8 Reasons Why Right Now Is A Great Time To Go Solar

Reasons for installing a solar power system now

Australians have been a little distracted lately – and who can blame them? But the distraction is leading to some missing out on the advantages of installing solar panels right now.

The impacts of the coronavirus COVID-19 are being increasingly felt throughout the country, but the usual bills – including electricity bills – keep rolling in. There’s a lot that really sucks financially-speaking at the moment, but there are some bright spots.

Here’s why now is a particularly good time to be considering going solar.

The Stock Market Sucks

It’s a brave person that takes on dueling trading algorithms in order to try and make a few bucks on the stock market during this crazy time. The ASX has been all over the place like a dog’s breakfast.

S&P/ASX 200 performance - Image: Google

But there’s a sure-fire way to get a great return on your cash and that is acquiring a good quality, professionally installed solar power system. Try our new solar calculator – the estimated payback and returns might make your eyes pop.

For example, the following are estimated simple payback periods and savings over ten years for a 6.6kW solar system costing $6,600 installed in the various capitals; using the calculator’s default settings:

  • Brisbane: 3 years (10 years savings: $22,696)
  • Sydney: 3 years (10 years savings: $22,131)
  • Canberra: 4 years (10 years savings: $17,482)
  • Melbourne: 3 years (10 years savings: $20,815)
  • Hobart: 5 years (10 years savings: $15,118)
  • Adelaide: 3 years (10 years savings: $25,173)
  • Perth: 5 years (10 years savings: $14,386)
  • Darwin: 3 years (10 years savings: $27,911)

Term Deposit Rates Suck

Term deposit interest rates sucked before COVID-19, they suck now and will likely continue to suck once we’re past the coronavirus – and into foreseeable future. Again, you can get a much better return for your money by installing solar panels.

Like a term deposit, the best way to look at solar energy is as an investment rather than an expense (but with solar being a much better performing one).

Here’s an example – let’s say you take that $6,600 for a 6.6kW system and stick it in a one-year term deposit at 2% interest (which is pretty generous). At the end of that year, your $6,600 becomes $6,732 ($132 interest) and barely keeps up with inflation. That interest is also taxable.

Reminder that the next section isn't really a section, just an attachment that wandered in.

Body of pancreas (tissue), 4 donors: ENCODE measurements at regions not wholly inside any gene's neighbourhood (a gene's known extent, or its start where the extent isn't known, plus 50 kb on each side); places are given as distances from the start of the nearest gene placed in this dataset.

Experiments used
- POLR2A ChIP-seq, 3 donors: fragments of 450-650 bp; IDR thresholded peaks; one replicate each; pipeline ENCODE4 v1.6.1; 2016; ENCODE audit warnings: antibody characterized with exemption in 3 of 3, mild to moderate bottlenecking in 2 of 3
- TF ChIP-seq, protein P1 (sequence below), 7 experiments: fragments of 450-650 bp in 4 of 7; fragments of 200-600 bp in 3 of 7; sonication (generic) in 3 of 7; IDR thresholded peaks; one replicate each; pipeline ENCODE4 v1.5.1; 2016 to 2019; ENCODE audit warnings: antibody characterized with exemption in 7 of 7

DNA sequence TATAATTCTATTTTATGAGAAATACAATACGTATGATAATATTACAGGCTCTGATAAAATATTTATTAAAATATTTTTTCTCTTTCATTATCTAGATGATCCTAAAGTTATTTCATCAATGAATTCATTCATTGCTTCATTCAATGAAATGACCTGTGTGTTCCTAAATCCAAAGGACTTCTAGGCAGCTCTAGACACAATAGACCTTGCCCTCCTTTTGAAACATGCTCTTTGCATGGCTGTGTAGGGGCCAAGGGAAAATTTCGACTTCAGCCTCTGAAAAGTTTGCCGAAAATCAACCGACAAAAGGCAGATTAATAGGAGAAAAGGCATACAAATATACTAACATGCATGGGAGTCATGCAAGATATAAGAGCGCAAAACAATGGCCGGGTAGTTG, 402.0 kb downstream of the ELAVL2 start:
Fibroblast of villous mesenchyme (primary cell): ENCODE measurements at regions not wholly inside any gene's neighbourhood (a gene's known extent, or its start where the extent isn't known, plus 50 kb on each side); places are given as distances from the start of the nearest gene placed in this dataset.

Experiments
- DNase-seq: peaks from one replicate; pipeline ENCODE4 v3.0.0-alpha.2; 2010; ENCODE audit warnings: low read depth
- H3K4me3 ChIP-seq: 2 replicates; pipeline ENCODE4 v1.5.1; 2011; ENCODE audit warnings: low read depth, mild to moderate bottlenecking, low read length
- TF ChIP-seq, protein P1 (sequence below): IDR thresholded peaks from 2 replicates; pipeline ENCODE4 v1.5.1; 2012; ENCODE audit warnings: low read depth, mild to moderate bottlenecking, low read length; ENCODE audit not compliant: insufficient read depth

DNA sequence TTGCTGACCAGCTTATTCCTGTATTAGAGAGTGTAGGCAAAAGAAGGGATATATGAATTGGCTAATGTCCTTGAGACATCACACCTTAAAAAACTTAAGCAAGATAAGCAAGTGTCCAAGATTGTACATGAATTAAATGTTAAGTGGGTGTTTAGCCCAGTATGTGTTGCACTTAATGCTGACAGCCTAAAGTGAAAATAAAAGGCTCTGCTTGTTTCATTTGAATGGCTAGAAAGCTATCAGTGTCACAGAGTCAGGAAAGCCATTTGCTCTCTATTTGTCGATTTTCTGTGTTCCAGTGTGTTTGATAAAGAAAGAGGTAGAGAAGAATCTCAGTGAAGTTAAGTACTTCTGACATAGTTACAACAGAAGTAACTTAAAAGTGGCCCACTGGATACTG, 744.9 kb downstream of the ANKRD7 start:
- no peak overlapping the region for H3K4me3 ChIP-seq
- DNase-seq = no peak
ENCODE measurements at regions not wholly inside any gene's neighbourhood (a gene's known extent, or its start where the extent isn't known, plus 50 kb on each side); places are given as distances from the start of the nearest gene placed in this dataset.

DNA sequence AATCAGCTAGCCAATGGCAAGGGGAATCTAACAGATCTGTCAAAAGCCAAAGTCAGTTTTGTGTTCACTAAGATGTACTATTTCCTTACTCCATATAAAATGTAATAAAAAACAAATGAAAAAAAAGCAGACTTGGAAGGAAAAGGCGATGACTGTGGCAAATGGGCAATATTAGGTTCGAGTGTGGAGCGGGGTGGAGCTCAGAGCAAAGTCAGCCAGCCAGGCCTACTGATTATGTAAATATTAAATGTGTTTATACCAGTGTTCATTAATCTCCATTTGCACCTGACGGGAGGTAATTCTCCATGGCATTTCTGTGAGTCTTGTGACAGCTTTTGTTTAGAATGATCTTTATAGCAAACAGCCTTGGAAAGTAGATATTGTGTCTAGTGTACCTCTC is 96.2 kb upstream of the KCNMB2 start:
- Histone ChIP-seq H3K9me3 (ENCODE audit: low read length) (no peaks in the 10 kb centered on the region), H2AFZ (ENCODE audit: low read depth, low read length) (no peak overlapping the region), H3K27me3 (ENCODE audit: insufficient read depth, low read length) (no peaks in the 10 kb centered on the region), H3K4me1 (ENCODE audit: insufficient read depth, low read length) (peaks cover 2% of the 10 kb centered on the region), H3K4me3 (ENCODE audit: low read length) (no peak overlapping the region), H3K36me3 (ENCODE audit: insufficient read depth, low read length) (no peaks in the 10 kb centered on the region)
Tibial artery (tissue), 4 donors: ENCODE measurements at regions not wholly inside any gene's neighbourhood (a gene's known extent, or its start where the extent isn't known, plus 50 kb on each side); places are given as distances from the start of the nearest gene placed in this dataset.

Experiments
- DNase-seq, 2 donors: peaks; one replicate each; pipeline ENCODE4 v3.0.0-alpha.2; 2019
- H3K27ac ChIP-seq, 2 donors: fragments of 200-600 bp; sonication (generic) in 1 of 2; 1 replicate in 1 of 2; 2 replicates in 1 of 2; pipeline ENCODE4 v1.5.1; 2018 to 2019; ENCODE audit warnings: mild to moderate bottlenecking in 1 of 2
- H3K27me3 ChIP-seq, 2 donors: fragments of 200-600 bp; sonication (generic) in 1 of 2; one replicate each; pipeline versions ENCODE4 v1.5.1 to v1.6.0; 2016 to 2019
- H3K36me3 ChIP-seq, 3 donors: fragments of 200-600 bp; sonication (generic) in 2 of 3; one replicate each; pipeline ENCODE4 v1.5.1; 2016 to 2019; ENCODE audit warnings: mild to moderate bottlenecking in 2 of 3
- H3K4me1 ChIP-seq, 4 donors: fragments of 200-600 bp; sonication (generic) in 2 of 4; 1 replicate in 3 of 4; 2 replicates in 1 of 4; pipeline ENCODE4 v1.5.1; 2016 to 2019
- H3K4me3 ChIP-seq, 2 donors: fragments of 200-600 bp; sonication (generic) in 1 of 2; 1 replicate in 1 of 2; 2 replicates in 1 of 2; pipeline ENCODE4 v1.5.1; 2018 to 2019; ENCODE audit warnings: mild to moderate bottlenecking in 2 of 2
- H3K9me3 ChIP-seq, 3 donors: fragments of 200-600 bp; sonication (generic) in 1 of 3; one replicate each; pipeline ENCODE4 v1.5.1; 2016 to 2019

However, the 6.6kW solar power system will provide savings of around $2,130 in the first year in Sydney – and those savings are tax-free.

Use SQ’s solar calculator to get a better idea of how much you can expect to save in your particular situation.

Superannuation Is Under Strain

If you haven’t logged into your superannuation account recently, you may not want to do so now as many funds are showing the strain of circumstances as they are generally tied to the strength of the economy. Compare that to the returns of a solar power system, which are tied to the strength of the sun.

Currency Exchange Rate Sucks

The Australian dollar wasn’t particularly strong against the U.S. dollar going into the coronavirus crisis and it’s almost as though it’s caught the dreaded lurgy itself since. Here’s how it has been faring recently against the greenback.


AUD to USD exchange rate | Image: XE.com

Why is this important and what does it have to do with solar power?

Most of the world’s solar components are manufactured China, and China trades with overseas partners primarily in U.S. dollars. This means solar panels, inverters and other components will start costing more very soon as new stock is ordered.

Paying Electricity Companies (Always) Sucks

This applies at any time, regardless of the circumstances. Each month you put off installing panels is another month you’re locking yourself into electricity bills that will be much higher than they need to be. In fact, with an appropriately sized system, the figures you’ll most often see on your electricity bills after getting solar panels should be credits; assuming your energy consumption profile remains the same.

Generous Subsidies Still Available